Milling wheat growers contemplating the need for late foliar nitrogen are facing one of the biggest conundrums of the season, experts agree.


Not only are lower-yielding crops unlikely to have much of a requirement for late nitrogen, the timing of any necessary applications may also need to be bought forward to take account of this year’s faster crop development, they point out.

In addition, poor or damaged root systems may have affected the crop’s ability to respond to existing nitrogen. For some, that means late foliar applications could be a good way of getting nitrogen into the plant.

Deciding which crops will benefit from foliar applications requires knowledge of the amount of dry matter produced to date in the field, as well as the concentration of nitrogen already in the crop, advises Mike Slater of Frontier Agriculture.

“In the south and east, there are many crops which won’t reach yield targets,” he says. “Some 2t of dry matter are needed for every 1t of grain, yet there are crops with just 10-12t of dry matter in the field at the moment.

“If the total crop mass is going to be down, the amount of nitrogen needed will be less. These crops may have enough nitrogen already.”

However, elsewhere in the country, where moisture hasn’t been limiting, crops have every chance of fulfilling their potential, he says. “If they yield as expected, there will be some dilution of grain protein. They will need the extra to guarantee the milling premium.”

Testing flag leaves for nitrogen concentration is one solution, he suggests. “It may be too late to do this in the south, as crops are already in ear. But a reading of 4-4.5% means there is sufficient nitrogen in the crop to achieve the milling specification.”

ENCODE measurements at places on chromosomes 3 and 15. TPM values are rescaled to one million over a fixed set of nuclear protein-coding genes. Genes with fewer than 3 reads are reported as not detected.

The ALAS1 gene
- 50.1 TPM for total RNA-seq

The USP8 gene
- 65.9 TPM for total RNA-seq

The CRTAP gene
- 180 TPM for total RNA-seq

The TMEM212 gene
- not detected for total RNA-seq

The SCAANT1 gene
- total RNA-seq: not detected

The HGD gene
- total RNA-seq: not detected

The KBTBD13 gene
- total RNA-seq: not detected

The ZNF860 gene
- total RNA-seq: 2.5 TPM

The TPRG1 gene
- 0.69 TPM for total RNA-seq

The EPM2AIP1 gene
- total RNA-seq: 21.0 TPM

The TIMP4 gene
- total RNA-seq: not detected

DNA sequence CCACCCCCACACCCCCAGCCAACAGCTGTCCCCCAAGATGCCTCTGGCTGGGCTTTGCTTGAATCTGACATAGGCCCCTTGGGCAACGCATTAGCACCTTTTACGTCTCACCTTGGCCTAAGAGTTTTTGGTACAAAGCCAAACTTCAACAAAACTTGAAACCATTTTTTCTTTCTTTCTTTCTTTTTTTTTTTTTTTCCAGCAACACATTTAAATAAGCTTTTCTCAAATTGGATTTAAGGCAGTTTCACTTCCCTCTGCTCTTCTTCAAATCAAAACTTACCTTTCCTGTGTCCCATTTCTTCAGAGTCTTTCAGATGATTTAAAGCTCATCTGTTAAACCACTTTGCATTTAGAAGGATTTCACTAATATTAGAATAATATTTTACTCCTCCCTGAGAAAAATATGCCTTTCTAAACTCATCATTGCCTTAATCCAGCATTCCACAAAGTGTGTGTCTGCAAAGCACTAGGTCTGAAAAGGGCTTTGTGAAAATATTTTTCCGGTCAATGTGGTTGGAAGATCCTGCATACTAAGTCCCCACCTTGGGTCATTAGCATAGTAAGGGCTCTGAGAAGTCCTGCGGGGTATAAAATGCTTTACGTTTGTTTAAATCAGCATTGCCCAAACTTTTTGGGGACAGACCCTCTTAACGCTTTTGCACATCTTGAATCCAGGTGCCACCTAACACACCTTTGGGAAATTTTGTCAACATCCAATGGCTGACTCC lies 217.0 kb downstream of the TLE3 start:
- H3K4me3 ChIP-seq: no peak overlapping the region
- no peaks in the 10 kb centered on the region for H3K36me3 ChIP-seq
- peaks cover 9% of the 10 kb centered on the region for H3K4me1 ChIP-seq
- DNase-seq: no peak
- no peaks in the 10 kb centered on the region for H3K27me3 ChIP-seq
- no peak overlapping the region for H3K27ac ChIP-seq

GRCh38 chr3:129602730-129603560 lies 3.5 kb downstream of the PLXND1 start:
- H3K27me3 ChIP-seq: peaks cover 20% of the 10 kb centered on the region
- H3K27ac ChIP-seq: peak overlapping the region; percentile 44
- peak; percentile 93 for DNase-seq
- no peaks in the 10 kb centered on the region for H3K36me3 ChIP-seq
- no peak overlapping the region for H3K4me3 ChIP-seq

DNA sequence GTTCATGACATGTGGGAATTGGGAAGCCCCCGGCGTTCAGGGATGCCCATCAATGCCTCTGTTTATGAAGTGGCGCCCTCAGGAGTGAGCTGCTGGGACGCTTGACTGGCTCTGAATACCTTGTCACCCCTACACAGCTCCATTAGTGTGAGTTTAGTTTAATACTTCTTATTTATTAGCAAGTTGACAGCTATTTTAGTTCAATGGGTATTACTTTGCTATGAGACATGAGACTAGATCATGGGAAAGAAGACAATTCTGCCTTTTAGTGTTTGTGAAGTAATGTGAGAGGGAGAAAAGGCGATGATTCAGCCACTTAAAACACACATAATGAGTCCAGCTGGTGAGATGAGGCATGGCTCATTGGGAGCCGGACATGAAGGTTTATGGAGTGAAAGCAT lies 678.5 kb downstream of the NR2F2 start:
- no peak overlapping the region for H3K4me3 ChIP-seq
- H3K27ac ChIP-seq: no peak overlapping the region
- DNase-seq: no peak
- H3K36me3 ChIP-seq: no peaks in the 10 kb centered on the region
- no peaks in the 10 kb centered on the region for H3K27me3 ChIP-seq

Testing milky ripe ears is another possibility. “It’s the subject of a current ADAS research project,” he says. “There’s a close correlation between the nitrogen concentration in the ear at this timing and the target grain protein.”

Nick Myers of ProCam points out some earlier-applied nitrogen is now available to crops, following recent rainfall. “They’ve certainly improved in colour. It means the grain proteins in these crops will be good and shouldn’t need too much more.”

But where urea was applied in the spring, there will have been volatilisation losses in the dry conditions, he says. “It won’t be available now, so even drought-stressed crops might benefit from late treatments. The type of fertiliser used is extremely relevant this season.”

Mark Tucker of Yara warns many wheat crops have poor root systems this year, following extensive cracking of dry soils.

“Even though most areas have now had some rainfall, the question that’s difficult to answer is whether crops have got good enough root systems to get the residual nitrogen. If the ground hasn’t cracked up too much there will be some uptake.”

But relying on a poor rooting system is risky, he warns. “It costs around £40/ha to apply a product like Nufol. With premiums and grain prices at their current levels, it’s worth making a late application.”

Applications should be made seven to 10 days earlier than normal, he recommends. “That means the Cereal Event is the key timing this year.”